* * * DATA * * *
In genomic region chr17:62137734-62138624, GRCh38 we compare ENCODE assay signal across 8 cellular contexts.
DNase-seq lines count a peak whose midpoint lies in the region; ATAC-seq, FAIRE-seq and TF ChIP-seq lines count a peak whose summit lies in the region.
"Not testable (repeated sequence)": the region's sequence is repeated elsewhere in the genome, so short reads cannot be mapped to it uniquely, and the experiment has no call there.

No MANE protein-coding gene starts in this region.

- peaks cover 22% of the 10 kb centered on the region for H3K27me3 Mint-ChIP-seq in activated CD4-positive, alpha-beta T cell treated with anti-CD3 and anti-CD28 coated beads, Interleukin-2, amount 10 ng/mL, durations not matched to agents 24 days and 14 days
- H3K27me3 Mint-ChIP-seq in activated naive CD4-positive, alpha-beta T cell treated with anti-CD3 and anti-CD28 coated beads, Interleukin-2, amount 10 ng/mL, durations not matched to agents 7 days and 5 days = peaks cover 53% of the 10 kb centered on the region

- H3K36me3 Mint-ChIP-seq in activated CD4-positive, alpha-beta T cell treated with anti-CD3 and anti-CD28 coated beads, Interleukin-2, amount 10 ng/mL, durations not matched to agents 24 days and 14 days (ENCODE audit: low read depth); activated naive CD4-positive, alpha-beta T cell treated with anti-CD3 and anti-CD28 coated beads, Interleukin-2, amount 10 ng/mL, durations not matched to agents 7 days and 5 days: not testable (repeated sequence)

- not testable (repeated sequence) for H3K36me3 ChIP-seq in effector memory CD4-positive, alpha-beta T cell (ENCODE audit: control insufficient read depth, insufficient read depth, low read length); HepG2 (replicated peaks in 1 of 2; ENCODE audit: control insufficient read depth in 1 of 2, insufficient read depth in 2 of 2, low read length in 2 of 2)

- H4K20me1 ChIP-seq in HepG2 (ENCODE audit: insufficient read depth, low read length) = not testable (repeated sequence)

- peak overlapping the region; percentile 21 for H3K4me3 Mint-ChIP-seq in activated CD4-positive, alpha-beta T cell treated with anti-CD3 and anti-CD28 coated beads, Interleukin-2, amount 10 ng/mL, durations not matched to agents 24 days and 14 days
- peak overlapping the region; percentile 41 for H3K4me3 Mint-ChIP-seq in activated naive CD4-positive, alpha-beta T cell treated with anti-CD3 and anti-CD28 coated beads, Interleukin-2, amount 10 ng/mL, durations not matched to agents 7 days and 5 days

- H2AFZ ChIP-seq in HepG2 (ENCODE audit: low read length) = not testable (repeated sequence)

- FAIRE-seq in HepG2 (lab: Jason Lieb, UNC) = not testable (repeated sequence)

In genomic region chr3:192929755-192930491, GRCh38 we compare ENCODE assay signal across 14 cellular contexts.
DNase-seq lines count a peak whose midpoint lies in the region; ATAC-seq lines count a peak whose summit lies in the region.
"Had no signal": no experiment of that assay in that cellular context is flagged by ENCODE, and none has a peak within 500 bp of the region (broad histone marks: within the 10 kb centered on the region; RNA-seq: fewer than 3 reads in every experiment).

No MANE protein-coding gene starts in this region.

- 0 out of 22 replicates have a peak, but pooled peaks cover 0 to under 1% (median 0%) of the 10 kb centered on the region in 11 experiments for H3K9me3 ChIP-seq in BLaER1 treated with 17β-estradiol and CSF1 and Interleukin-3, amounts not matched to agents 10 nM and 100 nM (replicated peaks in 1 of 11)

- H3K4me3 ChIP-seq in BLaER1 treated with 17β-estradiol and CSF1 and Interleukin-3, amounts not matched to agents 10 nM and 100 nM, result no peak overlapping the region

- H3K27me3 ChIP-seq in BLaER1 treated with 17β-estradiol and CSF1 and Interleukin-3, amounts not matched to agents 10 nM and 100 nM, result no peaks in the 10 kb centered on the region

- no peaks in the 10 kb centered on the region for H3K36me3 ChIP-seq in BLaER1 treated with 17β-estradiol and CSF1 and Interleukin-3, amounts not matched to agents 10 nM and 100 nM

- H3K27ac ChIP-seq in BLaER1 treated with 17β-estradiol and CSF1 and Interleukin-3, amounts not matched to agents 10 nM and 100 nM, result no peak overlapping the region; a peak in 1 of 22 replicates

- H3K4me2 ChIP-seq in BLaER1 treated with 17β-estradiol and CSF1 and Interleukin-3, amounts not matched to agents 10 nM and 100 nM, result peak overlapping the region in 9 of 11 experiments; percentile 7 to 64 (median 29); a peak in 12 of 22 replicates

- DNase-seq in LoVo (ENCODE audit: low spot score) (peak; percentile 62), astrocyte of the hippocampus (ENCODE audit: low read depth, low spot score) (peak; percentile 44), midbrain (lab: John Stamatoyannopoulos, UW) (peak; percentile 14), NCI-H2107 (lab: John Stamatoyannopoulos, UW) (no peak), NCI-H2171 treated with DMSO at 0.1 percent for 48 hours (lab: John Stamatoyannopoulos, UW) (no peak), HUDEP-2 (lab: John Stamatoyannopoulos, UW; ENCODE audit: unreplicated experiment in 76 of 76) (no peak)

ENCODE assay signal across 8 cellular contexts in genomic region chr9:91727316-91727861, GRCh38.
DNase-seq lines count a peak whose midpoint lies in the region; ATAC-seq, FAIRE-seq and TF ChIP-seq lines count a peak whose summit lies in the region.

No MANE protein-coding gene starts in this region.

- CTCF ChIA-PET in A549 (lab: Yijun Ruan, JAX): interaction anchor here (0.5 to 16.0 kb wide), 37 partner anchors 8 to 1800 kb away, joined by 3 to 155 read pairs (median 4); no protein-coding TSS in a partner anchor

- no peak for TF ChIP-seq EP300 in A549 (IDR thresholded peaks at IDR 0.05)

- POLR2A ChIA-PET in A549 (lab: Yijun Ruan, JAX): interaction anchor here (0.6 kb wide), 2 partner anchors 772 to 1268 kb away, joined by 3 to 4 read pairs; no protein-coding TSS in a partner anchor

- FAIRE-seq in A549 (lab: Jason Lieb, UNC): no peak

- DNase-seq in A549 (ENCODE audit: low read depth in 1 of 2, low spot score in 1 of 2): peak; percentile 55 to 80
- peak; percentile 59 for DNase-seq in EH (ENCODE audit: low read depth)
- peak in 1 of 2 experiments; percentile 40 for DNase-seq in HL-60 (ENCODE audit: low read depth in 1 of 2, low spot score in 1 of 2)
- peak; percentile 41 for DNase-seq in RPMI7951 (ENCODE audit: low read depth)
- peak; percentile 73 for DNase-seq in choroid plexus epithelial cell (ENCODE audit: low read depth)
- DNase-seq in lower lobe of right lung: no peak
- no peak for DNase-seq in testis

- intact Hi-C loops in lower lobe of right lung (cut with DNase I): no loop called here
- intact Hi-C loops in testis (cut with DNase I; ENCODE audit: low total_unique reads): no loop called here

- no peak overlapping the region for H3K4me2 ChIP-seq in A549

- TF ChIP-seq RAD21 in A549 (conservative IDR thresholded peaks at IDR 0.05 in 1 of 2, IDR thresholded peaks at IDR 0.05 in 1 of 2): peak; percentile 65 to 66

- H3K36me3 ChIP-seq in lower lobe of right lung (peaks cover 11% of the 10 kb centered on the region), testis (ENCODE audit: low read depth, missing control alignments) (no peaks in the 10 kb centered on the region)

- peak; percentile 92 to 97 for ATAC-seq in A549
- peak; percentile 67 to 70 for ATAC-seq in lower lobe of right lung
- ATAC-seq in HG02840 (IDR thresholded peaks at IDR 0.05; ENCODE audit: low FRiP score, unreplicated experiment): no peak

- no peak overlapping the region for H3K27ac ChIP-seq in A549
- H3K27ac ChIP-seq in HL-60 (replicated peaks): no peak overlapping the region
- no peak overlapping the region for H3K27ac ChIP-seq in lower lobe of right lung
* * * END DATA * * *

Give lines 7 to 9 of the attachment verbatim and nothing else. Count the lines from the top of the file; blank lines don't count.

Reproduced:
- H3K36me3 Mint-ChIP-seq in activated CD4-positive, alpha-beta T cell treated with anti-CD3 and anti-CD28 coated beads, Interleukin-2, amount 10 ng/mL, durations not matched to agents 24 days and 14 days (ENCODE audit: low read depth); activated naive CD4-positive, alpha-beta T cell treated with anti-CD3 and anti-CD28 coated beads, Interleukin-2, amount 10 ng/mL, durations not matched to agents 7 days and 5 days: not testable (repeated sequence)

- not testable (repeated sequence) for H3K36me3 ChIP-seq in effector memory CD4-positive, alpha-beta T cell (ENCODE audit: control insufficient read depth, insufficient read depth, low read length); HepG2 (replicated peaks in 1 of 2; ENCODE audit: control insufficient read depth in 1 of 2, insufficient read depth in 2 of 2, low read length in 2 of 2)

- H4K20me1 ChIP-seq in HepG2 (ENCODE audit: insufficient read depth, low read length) = not testable (repeated sequence)